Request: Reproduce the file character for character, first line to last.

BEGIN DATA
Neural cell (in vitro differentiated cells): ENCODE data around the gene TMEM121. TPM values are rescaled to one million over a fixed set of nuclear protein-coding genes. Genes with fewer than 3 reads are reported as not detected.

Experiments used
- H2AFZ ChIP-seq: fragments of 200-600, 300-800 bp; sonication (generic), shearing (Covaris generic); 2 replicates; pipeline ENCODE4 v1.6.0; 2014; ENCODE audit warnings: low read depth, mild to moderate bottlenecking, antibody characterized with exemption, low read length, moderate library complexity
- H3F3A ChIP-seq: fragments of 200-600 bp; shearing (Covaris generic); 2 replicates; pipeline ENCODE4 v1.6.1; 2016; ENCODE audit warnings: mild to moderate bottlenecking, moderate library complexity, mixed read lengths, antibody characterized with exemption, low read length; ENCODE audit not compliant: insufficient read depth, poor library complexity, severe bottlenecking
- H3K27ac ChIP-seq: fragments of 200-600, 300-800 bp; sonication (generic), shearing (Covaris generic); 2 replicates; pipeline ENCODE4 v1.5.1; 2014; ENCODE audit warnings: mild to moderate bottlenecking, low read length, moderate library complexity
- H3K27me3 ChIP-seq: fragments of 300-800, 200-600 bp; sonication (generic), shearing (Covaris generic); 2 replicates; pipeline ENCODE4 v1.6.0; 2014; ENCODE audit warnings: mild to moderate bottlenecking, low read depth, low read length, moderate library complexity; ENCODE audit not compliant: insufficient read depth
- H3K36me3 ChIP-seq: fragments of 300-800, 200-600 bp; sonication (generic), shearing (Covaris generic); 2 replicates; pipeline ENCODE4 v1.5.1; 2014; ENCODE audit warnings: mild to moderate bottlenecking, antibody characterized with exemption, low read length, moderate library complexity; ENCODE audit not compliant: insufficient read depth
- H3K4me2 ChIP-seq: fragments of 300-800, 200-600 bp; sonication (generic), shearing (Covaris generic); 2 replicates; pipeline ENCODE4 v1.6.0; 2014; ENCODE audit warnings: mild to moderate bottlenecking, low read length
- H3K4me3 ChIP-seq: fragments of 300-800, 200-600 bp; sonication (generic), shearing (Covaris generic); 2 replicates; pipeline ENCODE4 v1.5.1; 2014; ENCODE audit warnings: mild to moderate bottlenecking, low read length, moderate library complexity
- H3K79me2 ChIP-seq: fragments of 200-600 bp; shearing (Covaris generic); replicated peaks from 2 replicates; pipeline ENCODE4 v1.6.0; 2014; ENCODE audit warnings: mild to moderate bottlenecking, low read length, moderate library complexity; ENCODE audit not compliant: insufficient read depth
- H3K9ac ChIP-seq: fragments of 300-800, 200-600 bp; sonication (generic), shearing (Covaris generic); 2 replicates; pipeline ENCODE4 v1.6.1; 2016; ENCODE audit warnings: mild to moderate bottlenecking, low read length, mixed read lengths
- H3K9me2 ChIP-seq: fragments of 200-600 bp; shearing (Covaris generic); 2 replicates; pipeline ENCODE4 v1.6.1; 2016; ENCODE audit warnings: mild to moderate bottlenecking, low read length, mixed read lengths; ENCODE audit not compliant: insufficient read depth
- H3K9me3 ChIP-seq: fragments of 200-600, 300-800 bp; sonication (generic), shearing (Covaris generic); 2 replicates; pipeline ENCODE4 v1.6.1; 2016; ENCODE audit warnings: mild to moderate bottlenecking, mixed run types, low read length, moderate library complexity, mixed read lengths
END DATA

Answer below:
Neural cell (in vitro differentiated cells): ENCODE data around the gene TMEM121. TPM values are rescaled to one million over a fixed set of nuclear protein-coding genes. Genes with fewer than 3 reads are reported as not detected.

Experiments used
- H2AFZ ChIP-seq: fragments of 200-600, 300-800 bp; sonication (generic), shearing (Covaris generic); 2 replicates; pipeline ENCODE4 v1.6.0; 2014; ENCODE audit warnings: low read depth, mild to moderate bottlenecking, antibody characterized with exemption, low read length, moderate library complexity
- H3F3A ChIP-seq: fragments of 200-600 bp; shearing (Covaris generic); 2 replicates; pipeline ENCODE4 v1.6.1; 2016; ENCODE audit warnings: mild to moderate bottlenecking, moderate library complexity, mixed read lengths, antibody characterized with exemption, low read length; ENCODE audit not compliant: insufficient read depth, poor library complexity, severe bottlenecking
- H3K27ac ChIP-seq: fragments of 200-600, 300-800 bp; sonication (generic), shearing (Covaris generic); 2 replicates; pipeline ENCODE4 v1.5.1; 2014; ENCODE audit warnings: mild to moderate bottlenecking, low read length, moderate library complexity
- H3K27me3 ChIP-seq: fragments of 300-800, 200-600 bp; sonication (generic), shearing (Covaris generic); 2 replicates; pipeline ENCODE4 v1.6.0; 2014; ENCODE audit warnings: mild to moderate bottlenecking, low read depth, low read length, moderate library complexity; ENCODE audit not compliant: insufficient read depth
- H3K36me3 ChIP-seq: fragments of 300-800, 200-600 bp; sonication (generic), shearing (Covaris generic); 2 replicates; pipeline ENCODE4 v1.5.1; 2014; ENCODE audit warnings: mild to moderate bottlenecking, antibody characterized with exemption, low read length, moderate library complexity; ENCODE audit not compliant: insufficient read depth
- H3K4me2 ChIP-seq: fragments of 300-800, 200-600 bp; sonication (generic), shearing (Covaris generic); 2 replicates; pipeline ENCODE4 v1.6.0; 2014; ENCODE audit warnings: mild to moderate bottlenecking, low read length
- H3K4me3 ChIP-seq: fragments of 300-800, 200-600 bp; sonication (generic), shearing (Covaris generic); 2 replicates; pipeline ENCODE4 v1.5.1; 2014; ENCODE audit warnings: mild to moderate bottlenecking, low read length, moderate library complexity
- H3K79me2 ChIP-seq: fragments of 200-600 bp; shearing (Covaris generic); replicated peaks from 2 replicates; pipeline ENCODE4 v1.6.0; 2014; ENCODE audit warnings: mild to moderate bottlenecking, low read length, moderate library complexity; ENCODE audit not compliant: insufficient read depth
- H3K9ac ChIP-seq: fragments of 300-800, 200-600 bp; sonication (generic), shearing (Covaris generic); 2 replicates; pipeline ENCODE4 v1.6.1; 2016; ENCODE audit warnings: mild to moderate bottlenecking, low read length, mixed read lengths
- H3K9me2 ChIP-seq: fragments of 200-600 bp; shearing (Covaris generic); 2 replicates; pipeline ENCODE4 v1.6.1; 2016; ENCODE audit warnings: mild to moderate bottlenecking, low read length, mixed read lengths; ENCODE audit not compliant: insufficient read depth
- H3K9me3 ChIP-seq: fragments of 200-600, 300-800 bp; sonication (generic), shearing (Covaris generic); 2 replicates; pipeline ENCODE4 v1.6.1; 2016; ENCODE audit warnings: mild to moderate bottlenecking, mixed run types, low read length, moderate library complexity, mixed read lengths